They kept their heads, and saved their friend’s life

Posted on July 1, 2022 by Sonoma Valley Sun

By Sarah Ford — On a balmy evening in mid-June, some recent Sonoma Valley High School grads met up to play basketball on one of the high school’s new outdoor courts. They were classmates from the class of 2020, with one younger boy, Mikey Serbicki, who just graduated. After a couple of hours of basketball, the sun was setting and they knew it would be their last game. Suddenly Mikey threw the ball wildly out of bounds, then said he was tired and sat down.

Nate Jordan, Toby Ford-Monroe, and Mason Matulaitis.

One of the three older boys who were still there, Mason Matulaitis, went to retrieve the ball, then turned and saw Mikey sprawled on the ground. The other two – Nate Jordan and Toby Ford-Monroe – had seen Mikey sit down and fall back. “He looked like he was relaxing,” Nate said. They called out to him, “Let’s go, Mikey.”

Mason came over to Mikey and tickled his stomach. When he got no reaction, he knew something was wrong. 

“That’s when it started to get serious,” he said. 

Mason saw that Mikey looked unwell, and checked the boy’s carotid artery in his neck, then put his ear to his chest, but couldn’t find a pulse. The other two ran over, and all three saw that Mikey’s face and lips were starting to look discolored and that his eyes had rolled back. “We immediately knew something was seriously wrong,” Toby said.

While he called 911, Mason began chest compressions and Nate ran to get the nearby automatic external defibrillator (AED) device, newly installed next to the courts.

(Remarkably, the device had been donated to the school by the parents who lost their own 16-year-old son to cardiac arrest on a basketball court.)

With the compressions, Mikey was taking large gasps of air. Meanwhile, Nate was hooking up the defibrillator. “It tells you what to do once it’s turned on,” he said, “And there are pictures on the pads that show where to place them on the body.”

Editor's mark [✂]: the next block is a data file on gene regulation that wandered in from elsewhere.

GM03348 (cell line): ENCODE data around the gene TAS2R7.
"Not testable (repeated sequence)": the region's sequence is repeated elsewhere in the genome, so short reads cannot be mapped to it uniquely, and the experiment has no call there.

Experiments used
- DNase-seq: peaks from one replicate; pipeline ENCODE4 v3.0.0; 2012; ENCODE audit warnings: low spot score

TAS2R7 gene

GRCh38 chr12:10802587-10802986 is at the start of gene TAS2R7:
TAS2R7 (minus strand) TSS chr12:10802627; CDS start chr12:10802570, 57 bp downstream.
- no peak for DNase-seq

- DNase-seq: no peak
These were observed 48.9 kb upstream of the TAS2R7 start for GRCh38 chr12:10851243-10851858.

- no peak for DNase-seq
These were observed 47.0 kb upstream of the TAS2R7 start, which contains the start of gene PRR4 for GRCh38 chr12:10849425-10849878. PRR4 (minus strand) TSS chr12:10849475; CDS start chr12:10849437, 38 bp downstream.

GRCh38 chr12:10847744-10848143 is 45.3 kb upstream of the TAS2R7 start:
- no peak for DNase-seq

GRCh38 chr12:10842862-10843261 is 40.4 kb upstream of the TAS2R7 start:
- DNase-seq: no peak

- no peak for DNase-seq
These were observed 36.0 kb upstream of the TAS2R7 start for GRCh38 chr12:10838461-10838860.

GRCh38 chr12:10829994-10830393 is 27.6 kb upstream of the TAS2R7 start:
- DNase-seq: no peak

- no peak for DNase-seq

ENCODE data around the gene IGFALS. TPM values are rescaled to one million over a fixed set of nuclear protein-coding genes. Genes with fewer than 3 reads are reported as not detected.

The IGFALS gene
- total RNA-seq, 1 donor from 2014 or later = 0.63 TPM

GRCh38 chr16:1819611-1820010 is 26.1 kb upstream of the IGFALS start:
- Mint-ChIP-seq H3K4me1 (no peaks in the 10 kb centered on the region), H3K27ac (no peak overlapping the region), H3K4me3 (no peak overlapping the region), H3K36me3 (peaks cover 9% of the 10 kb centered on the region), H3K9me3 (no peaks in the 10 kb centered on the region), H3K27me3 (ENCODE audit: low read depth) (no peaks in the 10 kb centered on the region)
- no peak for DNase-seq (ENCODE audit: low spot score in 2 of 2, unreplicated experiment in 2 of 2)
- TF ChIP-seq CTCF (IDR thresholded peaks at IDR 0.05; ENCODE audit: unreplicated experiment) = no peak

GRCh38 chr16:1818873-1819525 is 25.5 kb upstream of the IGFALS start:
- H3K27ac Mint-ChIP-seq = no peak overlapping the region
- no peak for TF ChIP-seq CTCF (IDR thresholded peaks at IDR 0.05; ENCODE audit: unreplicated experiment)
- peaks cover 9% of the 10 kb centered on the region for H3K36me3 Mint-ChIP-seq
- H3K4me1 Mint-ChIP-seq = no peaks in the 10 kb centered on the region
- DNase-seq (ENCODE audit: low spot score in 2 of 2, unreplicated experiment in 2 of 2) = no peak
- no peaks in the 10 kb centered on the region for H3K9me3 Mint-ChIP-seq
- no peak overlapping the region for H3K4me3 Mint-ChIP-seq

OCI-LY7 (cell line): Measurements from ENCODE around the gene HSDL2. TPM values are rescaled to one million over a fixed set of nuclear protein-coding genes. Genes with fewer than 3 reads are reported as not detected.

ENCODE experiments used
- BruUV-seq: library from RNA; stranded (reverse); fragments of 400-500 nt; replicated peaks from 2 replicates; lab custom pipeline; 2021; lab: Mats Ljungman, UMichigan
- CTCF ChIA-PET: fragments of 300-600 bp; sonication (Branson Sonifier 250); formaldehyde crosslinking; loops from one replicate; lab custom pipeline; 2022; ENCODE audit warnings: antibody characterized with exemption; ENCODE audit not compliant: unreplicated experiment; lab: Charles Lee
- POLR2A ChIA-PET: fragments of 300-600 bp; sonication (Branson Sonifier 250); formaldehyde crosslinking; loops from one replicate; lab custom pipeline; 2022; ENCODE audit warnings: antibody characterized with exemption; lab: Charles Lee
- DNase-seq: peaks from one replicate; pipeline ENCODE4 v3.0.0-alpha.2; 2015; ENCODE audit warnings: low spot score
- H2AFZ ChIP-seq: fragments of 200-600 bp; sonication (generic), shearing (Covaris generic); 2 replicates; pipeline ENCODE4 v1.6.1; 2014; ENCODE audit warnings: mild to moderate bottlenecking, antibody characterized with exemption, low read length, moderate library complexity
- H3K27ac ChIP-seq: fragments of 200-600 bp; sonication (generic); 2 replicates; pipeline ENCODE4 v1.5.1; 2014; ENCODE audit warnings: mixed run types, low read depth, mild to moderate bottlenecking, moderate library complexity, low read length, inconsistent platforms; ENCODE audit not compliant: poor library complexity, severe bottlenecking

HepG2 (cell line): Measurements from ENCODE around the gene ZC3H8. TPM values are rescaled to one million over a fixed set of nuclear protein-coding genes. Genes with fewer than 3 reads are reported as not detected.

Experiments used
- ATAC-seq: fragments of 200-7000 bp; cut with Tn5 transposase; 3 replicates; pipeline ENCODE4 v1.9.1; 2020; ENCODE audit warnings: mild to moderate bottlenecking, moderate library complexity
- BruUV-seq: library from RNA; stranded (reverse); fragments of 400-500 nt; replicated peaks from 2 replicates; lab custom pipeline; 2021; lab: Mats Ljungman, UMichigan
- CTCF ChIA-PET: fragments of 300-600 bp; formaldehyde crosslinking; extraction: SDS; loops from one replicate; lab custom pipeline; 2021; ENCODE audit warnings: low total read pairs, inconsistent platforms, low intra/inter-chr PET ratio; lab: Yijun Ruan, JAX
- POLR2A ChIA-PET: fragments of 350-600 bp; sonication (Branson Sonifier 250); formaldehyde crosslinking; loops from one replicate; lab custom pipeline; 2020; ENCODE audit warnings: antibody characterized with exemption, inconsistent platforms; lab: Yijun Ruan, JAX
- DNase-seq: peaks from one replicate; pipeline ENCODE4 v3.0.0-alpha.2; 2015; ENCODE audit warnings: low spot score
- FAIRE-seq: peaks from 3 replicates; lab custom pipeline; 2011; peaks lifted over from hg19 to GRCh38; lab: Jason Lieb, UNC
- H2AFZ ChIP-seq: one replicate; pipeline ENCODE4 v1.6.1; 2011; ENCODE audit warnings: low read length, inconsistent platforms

Mikey got several shocks, with compressions between each one. Nate relieved Mason on the compressions, which are tiring.

By then an ambulance had arrived, and a helicopter had landed on the next court over. The paramedics took over the chest compressions, and attached their own defibrillator. Soon they put Mikey in the helicopter, transporting him to Santa Rosa Memorial Hospital, which has a trauma unit. 

After 24 hours in Santa Rosa, where preliminary tests were done, Mikey was transported by helicopter to the pediatric cardiology unit of the UCSF Benioff Children’s Hospital, where he was brought out of sedation. He opened his eyes, and was immediately able to breathe and talk normally.

Since then he has undergone a series of tests and procedures to determine the cause of his cardiac arrest. All indications point to a previously undiagnosed heart condition, which they can now treat.

What’s clear is that many factors came together to ensure Mikey’s recovery, including a prompt response from emergency personnel, an accessible and user-friendly AED machine, and three brave young men who knew what to do.

“What I think led to a successful outcome was that the guys did three things really well,” said Fire Chief Steve Akre. “First, they called 911 right away, and gave the information needed for our paramedics to find the location. Second, they started early CPR, which is critical. And third, they did early defibrillation. The combination of all three of those things made all the difference. They had calmness, and good decision-making that was quick and decisive, despite incredibly stressful circumstances.” As Mikey’s mom said, “I’m simply in awe of these boys and how they were able to keep their heads and act in an emergency.”


Sonoma Sun | Sonoma, CA